They can also tell, from a mile away, when you're a sincere and generous person who believes that the more you help others, the better your own business and life are.

Twitter's New Rules and Why They Won't Matter to You

Follow us. We know the way.
Follow us. We know the way.
The social media folks at Edgar wrote a super article about Twitter's most recent changes to their terms of service (TOS.) Every time one of the big platforms changes the rules, folks freak.

We don't.

Our service is based on good marketing principles, which are based on thinking like a human being, on generosity, on, believe it or not, kindness. And nobody's TOS will ever ban those principles.

The New Rules and Our Solutions

Here are the two big changes at Twitter mentioned in the article, and why, despite their sweeping nature, they won't matter round these parts.

… more … "Twitter's New Rules and Why They Won't Matter to You"

By the Time You Finish Reading This Post 15 More Books Will Be Published

That unwieldy title is the fact behind yesterday's post about literary agents and your social media platform, and today's follow-up.

Depending on who you ask or where you check, each year between 600,000 and 1,000,000 books are published. That's more than one every minute, 24 hours a day.

If you only take away one thing from Sue's post and today's, this is it:

#1. If you don't stand out, agents, publishers, and readers will choose someone who does.

When Sue posted some of her thoughts from that blog post on other social media platforms, there were always a few who quibbled about how agents don't necessarily require this, that, and the other thing. Perhaps. However, see large note #1 above.

A second note which seems, still, to escape far too many authors:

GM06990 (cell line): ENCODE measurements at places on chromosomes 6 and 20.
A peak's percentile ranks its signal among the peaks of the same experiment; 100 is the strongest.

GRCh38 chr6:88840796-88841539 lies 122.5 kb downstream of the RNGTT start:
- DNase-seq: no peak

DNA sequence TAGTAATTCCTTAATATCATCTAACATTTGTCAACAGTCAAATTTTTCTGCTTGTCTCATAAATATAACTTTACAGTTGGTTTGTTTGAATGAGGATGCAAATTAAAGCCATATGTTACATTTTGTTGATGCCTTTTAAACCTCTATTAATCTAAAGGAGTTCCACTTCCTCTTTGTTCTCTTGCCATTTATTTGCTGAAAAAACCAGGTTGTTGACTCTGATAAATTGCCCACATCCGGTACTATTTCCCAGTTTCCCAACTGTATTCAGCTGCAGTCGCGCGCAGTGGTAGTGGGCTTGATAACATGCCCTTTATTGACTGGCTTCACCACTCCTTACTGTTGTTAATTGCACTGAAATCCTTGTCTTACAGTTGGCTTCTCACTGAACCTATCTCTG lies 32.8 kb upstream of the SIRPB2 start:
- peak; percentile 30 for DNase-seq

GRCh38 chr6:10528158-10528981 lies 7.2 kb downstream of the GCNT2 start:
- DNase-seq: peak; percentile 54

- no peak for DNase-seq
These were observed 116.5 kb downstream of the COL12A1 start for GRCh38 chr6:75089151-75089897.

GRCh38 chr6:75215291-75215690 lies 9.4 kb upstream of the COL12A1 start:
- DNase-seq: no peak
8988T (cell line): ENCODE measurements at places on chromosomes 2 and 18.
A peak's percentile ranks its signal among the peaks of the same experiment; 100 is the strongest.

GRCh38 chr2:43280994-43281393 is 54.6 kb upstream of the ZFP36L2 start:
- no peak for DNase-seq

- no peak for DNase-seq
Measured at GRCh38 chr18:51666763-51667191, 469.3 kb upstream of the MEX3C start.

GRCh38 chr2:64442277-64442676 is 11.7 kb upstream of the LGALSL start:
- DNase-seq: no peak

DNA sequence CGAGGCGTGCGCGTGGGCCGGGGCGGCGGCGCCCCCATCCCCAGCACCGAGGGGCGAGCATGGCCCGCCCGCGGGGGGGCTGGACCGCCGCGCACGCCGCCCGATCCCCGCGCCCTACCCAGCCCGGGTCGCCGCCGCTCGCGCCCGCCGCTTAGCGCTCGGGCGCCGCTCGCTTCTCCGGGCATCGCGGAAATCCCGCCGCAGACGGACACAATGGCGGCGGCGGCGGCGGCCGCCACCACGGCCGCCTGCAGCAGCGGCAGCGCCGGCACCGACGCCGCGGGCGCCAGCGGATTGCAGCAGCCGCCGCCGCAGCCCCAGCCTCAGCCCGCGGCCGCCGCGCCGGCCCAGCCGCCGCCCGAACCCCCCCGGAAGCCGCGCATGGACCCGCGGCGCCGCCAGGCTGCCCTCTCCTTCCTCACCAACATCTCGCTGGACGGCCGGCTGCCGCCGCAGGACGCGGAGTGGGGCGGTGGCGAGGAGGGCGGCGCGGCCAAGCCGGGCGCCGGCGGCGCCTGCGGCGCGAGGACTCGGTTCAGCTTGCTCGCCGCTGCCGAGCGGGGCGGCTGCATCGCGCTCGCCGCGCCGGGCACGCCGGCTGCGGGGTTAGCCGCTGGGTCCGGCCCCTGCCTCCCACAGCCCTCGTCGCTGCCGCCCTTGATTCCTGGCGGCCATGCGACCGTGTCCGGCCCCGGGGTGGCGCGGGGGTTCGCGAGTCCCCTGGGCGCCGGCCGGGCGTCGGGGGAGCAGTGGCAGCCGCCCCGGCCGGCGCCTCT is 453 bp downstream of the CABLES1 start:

#2: Publishers do not do marketing. Authors do marketing. If you won't, they'll find someone who will.

This shatters the dream of so many authors who, apparently, still hope they can simply write their book and have someone else do the hard work of earning the money for them. After all, writing a book is hard enough already; I know this well and understand the frustration of those who, having typed The End are dismayed to discover that it's just The Beginning.

If you're still secretly hoping someone else will make this easy for you, see large note #2 above.

A third note:

#3: Reputations are hard-earned currency. No one is going to lend you theirs without good reason.

Yesterday's post touched on the quagmire of guest posting. The entire point of guest posting is to share reputations, to find mutual benefit.

If you have a brand new blog about entrepreneurship, having Richard Branson write a guest post is a great idea, right? Doesn't hurt to ask, right?

What earthly reason would Sir Rich have to lend you his reputation?

Bringing it down to more realistic levels, what reason does mid-level blogger Jane Doe have to lend you their reputation, giving you access to their hard-earned network of fans? By writing a guest post for you, or allowing you to write a guest post for her, Jane is endorsing you, telling all and sundry "I trust and respect Billy Bo Bob Brain and you should, too."

Why would they do that?

Flipside: why would you do that? If you have a worthwhile blog and a total stranger, entirely unknown, wants to post on your blog, why would you share your reputation with them? Do you really want to publicly endorse the views and ethics of a total stranger?

A final takeaway:

#4: If you intend to sell your book or use it to promote your business you are not just an author, you are an entrepreneur.

You may already be marketing your business. Your book is part of your business, and you have to invest the same marketing effort and savvy as you would any other new product or service launched.

A solid social media presence is vital to getting noticed as an author and should be in place long before your book is published.